Childhood Depression: 4 Helpful Things You Can Say

Improving our individual and collective health and wellness is essential to our survival. Let’s choose to survive. Let’s move! – Michelle Obama

There are some kids who can feel isolated during the summer and beginning of the school year for a variety of reasons. Childhood depression and suicide is real yet we aren’t talking about it or providing resources to help families. Let’s start with some tips on how children and families can help friends/loved ones who are showing signs of being suicidal or depressed. As we prepare to start school, let’s be proactive about supporting and helping children who have been neglected and /or are suffering from depression.

4 Helpful Things You Can Say to a Suicidal or Depressed Friend

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Talking to someone struggling with severe depression or suicidal thoughts can feel intimidating. It’s hard to know what to do. Here’s what to say to someone who reaches out for help.

They were celebrities at the pinnacle of achievement in their fields. Legions of fans and industry insiders worldwide respected them, yet both took their own lives last week. No one is immune from suicidal thoughts  not even a successful public figure like Anthony Bourdain or Kate Spade. Suicide and depression know no boundaries of race, class, gender identity, sexual orientation, or national origin. Statistically, it’s likely you know at least one person who struggles with suicidal thoughts. In a typical high school classroom of 20 students, at least 3 have seriously considered taking their lives in the past year.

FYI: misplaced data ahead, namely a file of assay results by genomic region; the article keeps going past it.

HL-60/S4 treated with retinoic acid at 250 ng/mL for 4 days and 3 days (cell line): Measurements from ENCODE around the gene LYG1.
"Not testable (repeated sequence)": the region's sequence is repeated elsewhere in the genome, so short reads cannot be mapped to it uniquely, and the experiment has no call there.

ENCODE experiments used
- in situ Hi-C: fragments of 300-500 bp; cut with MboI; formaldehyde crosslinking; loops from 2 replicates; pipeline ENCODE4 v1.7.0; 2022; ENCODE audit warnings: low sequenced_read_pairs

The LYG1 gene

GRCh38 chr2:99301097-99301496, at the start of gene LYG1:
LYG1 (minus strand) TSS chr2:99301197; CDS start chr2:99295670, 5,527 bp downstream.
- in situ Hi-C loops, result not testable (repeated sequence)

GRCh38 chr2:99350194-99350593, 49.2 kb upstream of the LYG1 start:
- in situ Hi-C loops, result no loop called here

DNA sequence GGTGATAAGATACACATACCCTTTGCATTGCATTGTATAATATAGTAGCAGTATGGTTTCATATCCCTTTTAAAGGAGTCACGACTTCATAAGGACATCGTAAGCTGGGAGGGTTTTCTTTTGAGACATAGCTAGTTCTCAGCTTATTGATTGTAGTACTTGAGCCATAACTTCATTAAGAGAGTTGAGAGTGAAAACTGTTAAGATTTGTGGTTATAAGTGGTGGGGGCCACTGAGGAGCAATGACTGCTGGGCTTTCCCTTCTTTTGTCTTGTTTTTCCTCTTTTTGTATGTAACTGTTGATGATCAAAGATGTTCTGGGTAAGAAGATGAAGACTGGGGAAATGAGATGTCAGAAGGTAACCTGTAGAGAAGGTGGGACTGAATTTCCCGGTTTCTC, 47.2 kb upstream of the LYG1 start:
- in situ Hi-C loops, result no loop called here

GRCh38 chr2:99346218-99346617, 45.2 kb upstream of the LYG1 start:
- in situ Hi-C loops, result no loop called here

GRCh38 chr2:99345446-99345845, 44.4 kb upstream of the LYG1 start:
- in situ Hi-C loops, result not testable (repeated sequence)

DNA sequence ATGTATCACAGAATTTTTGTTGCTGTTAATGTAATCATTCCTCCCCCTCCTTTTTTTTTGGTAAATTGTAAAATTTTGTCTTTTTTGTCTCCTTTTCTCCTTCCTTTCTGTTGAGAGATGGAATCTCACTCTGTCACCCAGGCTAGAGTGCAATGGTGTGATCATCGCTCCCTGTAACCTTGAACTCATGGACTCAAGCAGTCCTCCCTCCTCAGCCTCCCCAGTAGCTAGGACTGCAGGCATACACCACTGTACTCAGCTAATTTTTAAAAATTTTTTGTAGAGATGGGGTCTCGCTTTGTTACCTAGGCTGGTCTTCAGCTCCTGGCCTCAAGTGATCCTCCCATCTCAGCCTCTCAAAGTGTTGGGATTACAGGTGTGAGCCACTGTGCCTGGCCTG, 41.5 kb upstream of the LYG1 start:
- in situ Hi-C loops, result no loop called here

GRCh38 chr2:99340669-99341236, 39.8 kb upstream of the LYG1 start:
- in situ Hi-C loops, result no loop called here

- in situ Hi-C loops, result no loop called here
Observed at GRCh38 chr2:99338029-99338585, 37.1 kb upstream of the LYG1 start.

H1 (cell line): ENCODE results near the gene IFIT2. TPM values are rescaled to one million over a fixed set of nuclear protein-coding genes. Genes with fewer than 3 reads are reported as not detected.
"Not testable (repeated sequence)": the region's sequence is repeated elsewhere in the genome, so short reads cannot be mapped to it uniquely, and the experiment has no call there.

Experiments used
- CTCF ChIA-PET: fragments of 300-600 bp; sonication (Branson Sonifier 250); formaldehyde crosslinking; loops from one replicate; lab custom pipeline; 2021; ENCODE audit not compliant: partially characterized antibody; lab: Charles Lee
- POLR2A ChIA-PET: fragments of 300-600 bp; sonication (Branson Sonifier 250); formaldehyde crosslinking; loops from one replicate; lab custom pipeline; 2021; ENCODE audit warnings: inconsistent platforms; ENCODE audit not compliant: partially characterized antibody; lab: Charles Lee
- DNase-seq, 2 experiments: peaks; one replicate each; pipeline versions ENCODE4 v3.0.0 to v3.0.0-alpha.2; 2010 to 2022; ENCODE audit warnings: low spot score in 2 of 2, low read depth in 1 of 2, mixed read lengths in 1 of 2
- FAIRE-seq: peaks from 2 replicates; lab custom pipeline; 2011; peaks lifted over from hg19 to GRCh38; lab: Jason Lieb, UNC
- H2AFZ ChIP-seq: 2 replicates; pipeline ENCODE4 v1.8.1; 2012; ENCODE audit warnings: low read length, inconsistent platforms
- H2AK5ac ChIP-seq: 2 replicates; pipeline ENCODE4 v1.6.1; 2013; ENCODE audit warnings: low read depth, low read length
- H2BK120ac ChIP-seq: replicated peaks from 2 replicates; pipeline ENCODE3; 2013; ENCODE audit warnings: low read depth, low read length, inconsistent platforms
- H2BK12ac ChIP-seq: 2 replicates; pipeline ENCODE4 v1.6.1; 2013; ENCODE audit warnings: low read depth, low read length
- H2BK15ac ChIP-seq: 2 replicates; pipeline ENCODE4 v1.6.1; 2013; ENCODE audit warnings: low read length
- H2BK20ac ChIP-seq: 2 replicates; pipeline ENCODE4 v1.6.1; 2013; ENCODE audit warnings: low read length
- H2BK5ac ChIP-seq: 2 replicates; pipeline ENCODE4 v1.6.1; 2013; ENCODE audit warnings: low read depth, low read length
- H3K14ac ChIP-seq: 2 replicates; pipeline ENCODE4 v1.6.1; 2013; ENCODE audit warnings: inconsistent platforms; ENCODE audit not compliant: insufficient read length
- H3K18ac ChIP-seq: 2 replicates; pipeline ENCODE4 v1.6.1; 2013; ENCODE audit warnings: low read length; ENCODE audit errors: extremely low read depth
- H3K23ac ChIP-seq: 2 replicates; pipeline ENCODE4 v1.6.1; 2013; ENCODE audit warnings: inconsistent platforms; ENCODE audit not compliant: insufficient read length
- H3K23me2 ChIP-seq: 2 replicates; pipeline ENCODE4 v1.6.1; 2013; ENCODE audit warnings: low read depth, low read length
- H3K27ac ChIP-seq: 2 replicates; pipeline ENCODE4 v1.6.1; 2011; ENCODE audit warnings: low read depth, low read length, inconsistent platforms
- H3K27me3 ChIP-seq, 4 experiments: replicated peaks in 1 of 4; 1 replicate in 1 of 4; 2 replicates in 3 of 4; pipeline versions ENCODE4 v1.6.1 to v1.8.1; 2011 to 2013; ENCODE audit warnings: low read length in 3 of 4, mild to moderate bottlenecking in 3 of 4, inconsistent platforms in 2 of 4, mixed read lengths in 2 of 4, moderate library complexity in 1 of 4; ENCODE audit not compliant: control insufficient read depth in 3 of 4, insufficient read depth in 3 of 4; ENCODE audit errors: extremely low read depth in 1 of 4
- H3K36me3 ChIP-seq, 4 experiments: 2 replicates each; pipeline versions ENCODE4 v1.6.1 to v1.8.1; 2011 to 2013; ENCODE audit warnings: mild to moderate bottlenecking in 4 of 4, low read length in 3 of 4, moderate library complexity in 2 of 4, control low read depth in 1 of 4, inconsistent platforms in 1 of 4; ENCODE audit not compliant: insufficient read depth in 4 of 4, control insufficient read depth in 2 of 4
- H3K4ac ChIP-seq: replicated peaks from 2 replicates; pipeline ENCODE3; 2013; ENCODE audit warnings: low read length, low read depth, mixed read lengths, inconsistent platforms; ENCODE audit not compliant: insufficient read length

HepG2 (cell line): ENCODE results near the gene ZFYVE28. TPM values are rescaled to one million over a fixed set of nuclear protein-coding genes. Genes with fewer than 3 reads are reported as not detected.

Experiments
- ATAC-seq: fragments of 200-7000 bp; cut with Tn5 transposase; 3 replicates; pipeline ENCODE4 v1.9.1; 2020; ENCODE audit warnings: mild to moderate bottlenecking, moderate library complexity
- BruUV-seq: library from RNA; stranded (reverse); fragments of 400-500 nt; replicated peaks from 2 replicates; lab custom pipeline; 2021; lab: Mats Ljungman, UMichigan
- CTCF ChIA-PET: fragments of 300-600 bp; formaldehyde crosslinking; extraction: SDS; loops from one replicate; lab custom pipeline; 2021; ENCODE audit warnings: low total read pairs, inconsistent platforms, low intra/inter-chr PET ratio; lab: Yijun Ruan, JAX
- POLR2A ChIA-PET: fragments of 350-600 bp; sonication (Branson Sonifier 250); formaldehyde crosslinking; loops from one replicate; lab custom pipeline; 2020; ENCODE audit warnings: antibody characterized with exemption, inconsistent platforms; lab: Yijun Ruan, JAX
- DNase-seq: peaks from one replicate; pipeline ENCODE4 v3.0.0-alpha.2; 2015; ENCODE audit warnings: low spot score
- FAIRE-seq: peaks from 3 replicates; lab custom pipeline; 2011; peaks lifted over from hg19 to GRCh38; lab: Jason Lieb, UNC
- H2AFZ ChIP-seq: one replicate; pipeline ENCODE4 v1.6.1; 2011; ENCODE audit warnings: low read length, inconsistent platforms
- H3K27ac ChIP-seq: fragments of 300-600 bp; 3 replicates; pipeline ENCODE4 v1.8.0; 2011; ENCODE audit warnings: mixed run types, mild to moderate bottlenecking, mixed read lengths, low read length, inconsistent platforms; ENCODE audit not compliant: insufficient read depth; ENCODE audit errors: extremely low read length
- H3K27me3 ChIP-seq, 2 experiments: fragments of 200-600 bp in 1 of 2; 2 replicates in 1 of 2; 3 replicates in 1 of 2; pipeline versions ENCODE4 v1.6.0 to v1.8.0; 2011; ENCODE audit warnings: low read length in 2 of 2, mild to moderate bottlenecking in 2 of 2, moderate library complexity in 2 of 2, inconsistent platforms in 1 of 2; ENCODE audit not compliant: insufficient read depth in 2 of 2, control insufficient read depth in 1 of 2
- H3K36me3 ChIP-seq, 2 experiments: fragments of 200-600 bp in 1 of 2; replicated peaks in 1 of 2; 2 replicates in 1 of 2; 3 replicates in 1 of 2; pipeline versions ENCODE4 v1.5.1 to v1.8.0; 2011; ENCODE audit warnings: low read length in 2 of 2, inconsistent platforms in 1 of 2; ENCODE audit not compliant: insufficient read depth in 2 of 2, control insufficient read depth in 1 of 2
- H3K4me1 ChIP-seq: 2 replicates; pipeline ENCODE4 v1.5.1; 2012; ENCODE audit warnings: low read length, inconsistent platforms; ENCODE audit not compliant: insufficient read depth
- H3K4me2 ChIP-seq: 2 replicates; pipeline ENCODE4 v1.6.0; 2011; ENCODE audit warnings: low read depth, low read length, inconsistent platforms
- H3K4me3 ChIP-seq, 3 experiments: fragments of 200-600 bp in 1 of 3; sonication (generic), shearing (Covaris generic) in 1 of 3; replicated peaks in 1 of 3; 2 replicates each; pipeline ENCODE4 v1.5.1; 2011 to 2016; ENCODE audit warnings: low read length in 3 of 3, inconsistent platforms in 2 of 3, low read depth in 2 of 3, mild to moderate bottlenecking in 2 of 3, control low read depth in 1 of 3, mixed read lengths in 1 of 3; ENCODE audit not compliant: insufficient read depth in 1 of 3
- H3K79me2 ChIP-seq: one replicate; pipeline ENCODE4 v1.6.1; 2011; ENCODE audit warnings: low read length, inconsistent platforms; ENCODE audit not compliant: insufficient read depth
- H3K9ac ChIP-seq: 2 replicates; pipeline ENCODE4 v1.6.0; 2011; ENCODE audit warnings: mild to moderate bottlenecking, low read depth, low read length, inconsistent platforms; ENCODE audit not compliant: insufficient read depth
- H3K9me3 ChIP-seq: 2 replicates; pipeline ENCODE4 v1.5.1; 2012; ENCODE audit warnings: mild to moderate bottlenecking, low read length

What to say when a depressed friend reaches out?

This concerns most of us who question our ability to respond to someone in need. Will we know what to say if that friend, neighbor, or student reaches out to us? Will we be able to help?

As a trusted confidant, you can show someone who’s struggling you care.

Pam McNall is Founder and CEO of Respectful Ways, an online social and emotional learning (SEL) curriculum for PreK-12. Respectful Ways educates students on social skills and emotional intelligence using custom-tailored SEL curriculum based on specific behavioral issues at your school, camp or afterschool program. Using project-based learning (PBL) and innovative research-based activities, the online modules capture imaginations with original hip hop and pop-culture trends to engage today’s youth.

Check out these reminders from EdLanta!

  • Find free summer programs or camps in your community or recommended summer programs from your child’s school.
  • Watch what your children are watching not just on television but on social media
  • Have the conversations about bullying, physical appearance, being teased at school, eating healthy, building relationships with others, etc.
  • Don’t just say, “oh my child is just quiet”, talk to them and be sure 



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